“It is times like these when we as a community need to come together more than ever and take care of each other,” Fhima told the media. “For most of my life, all me and my colleagues have known how to do is feed people and today is no different to assist our community in this time of need.”

Read more: Coronavirus In Minnesota: Target Center’s Perishable Foods To Be Donated To Community Amid NBA Season Suspension

  1. Duke commits to paying contract foodservice workers through May 31

At Duke University, hotel employees and full-time food service workers, not just faculty and staff, will keep their current pay until May 31. Contract workers who currently have jobs in Duke dining facilities, the Washington Duke Inn and J.B. Duke Hotel are set to keep their salaries until May 31. Those employees aren't paid directly by Duke, but work at the university. Duke will provide financial assistance to make sure that commitment is met if the workers' employers are unable to pay and the workers aren't "covered by pending state and federal government programs," Executive Vice President Tallman Trask announced in an email to the Duke community last week.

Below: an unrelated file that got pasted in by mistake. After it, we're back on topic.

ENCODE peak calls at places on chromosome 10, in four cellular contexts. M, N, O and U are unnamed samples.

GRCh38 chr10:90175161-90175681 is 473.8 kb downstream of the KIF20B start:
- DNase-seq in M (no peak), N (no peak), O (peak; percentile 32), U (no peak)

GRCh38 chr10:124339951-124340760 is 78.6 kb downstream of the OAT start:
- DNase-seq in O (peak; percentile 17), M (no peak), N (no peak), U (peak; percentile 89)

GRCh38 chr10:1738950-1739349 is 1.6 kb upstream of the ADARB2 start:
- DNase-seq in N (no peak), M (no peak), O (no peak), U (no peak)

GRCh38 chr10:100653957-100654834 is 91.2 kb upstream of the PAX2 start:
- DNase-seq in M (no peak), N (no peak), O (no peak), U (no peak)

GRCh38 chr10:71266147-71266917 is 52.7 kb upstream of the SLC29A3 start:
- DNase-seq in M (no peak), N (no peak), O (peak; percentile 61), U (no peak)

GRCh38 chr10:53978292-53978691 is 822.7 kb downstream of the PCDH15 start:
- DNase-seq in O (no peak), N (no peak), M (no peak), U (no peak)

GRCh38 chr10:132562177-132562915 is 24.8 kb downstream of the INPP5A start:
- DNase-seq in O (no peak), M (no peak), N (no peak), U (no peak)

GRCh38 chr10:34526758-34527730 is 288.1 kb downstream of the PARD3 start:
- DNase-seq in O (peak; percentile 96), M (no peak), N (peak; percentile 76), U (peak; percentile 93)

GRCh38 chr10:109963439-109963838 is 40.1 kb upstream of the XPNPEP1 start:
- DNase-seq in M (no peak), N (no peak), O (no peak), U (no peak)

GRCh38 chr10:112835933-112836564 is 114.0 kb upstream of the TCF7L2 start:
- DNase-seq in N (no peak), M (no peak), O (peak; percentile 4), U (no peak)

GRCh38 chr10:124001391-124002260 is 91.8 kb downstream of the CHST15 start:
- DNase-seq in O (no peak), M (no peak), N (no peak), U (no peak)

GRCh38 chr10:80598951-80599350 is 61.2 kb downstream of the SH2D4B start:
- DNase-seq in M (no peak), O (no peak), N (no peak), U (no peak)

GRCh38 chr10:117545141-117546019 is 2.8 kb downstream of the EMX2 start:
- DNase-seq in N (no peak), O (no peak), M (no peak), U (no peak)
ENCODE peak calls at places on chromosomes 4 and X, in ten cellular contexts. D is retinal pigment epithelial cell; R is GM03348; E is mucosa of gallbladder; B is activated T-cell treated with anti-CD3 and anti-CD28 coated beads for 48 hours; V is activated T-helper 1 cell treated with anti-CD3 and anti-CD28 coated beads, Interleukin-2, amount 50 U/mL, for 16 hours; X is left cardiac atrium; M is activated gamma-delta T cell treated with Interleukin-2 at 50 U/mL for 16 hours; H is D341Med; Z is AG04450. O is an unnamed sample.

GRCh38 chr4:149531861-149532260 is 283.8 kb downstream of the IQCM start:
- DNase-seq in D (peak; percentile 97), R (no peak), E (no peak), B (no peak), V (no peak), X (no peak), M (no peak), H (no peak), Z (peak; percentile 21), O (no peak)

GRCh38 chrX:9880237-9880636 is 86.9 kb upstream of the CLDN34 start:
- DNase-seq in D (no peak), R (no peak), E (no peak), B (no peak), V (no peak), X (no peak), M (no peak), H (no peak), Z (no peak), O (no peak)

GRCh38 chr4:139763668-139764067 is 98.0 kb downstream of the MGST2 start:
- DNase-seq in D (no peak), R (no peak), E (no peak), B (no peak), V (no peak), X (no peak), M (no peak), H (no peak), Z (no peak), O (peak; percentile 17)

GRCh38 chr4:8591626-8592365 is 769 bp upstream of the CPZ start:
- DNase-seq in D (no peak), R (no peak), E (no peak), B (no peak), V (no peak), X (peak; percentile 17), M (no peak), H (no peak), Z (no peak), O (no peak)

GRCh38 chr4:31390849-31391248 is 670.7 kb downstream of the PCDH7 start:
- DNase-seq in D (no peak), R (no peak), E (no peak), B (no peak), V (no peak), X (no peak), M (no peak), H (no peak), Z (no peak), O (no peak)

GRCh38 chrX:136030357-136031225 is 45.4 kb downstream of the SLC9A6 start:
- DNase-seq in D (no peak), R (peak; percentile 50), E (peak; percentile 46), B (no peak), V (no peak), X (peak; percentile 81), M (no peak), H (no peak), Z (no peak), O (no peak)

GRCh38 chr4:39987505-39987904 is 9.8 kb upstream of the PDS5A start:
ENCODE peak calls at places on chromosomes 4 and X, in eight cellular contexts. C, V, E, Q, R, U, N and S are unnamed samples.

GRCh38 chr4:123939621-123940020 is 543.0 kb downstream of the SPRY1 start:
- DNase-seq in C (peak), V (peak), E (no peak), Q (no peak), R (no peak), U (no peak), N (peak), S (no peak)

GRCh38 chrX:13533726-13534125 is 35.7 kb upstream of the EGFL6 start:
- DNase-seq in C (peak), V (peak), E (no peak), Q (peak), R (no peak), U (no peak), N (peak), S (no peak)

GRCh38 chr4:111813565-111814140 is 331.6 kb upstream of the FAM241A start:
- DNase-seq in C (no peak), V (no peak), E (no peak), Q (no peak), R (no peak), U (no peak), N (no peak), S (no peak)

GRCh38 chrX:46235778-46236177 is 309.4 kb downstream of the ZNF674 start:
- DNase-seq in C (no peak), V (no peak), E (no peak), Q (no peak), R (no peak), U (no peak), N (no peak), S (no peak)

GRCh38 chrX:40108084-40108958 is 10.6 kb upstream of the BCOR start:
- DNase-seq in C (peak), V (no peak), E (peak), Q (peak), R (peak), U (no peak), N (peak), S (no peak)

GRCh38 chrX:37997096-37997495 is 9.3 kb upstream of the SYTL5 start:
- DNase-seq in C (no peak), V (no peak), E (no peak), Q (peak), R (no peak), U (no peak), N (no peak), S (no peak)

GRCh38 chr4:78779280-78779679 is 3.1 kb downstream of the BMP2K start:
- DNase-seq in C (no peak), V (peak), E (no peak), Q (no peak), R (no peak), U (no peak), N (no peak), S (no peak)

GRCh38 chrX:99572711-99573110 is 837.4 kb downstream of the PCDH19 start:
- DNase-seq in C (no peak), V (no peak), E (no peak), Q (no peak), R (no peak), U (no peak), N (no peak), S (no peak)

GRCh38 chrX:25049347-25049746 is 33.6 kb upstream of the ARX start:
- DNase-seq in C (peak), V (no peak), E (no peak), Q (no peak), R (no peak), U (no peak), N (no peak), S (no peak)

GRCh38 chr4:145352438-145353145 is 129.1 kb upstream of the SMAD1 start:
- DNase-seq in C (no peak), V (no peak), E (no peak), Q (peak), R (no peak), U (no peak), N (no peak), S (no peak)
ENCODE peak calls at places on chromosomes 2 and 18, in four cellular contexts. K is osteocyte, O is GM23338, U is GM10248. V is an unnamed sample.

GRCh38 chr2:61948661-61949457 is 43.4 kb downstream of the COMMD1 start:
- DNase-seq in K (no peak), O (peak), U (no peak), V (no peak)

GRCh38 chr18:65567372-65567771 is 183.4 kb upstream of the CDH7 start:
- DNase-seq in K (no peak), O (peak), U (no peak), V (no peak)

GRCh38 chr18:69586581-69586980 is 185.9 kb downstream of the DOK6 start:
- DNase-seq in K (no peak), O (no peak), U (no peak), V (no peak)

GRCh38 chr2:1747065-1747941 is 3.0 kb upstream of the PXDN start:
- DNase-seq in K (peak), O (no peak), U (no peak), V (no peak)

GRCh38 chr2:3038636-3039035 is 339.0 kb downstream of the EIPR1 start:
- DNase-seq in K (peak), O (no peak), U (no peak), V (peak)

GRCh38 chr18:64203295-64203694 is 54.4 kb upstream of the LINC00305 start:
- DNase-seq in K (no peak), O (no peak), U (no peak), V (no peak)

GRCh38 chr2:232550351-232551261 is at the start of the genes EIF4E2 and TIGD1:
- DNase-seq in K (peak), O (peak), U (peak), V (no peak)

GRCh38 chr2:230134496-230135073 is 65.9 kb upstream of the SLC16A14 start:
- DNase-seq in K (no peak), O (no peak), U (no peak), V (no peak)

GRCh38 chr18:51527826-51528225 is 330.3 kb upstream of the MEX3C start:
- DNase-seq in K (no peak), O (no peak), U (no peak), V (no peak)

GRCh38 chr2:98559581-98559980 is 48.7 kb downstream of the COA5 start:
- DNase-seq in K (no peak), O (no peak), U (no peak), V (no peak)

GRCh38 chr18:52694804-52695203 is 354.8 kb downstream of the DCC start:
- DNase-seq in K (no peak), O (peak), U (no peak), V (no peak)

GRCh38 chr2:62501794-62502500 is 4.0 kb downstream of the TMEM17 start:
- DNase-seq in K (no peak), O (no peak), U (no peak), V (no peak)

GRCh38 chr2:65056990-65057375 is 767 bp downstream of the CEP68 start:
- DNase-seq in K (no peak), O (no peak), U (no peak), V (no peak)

However, Trask noted that it may become necessary for Duke employees and contract workers' job responsibilities to change depending on the university’s needs. He did not provide any details on what that would entail at this time.

Previously, Duke had only publicly ensured that the pay of faculty and staff would be maintained no matter their schedule or location, while on-campus dining and other services would remain open with limited hours.

Read more: Contract food service and hotel workers to keep current pay until May 31

Bonus: COVID-19’s impact on the largest school districts in the country

Contact Mike Buzalka at [email protected]

For our most up-to-date coverage, visit the coronavirus homepage.

TAGS: Coronavirus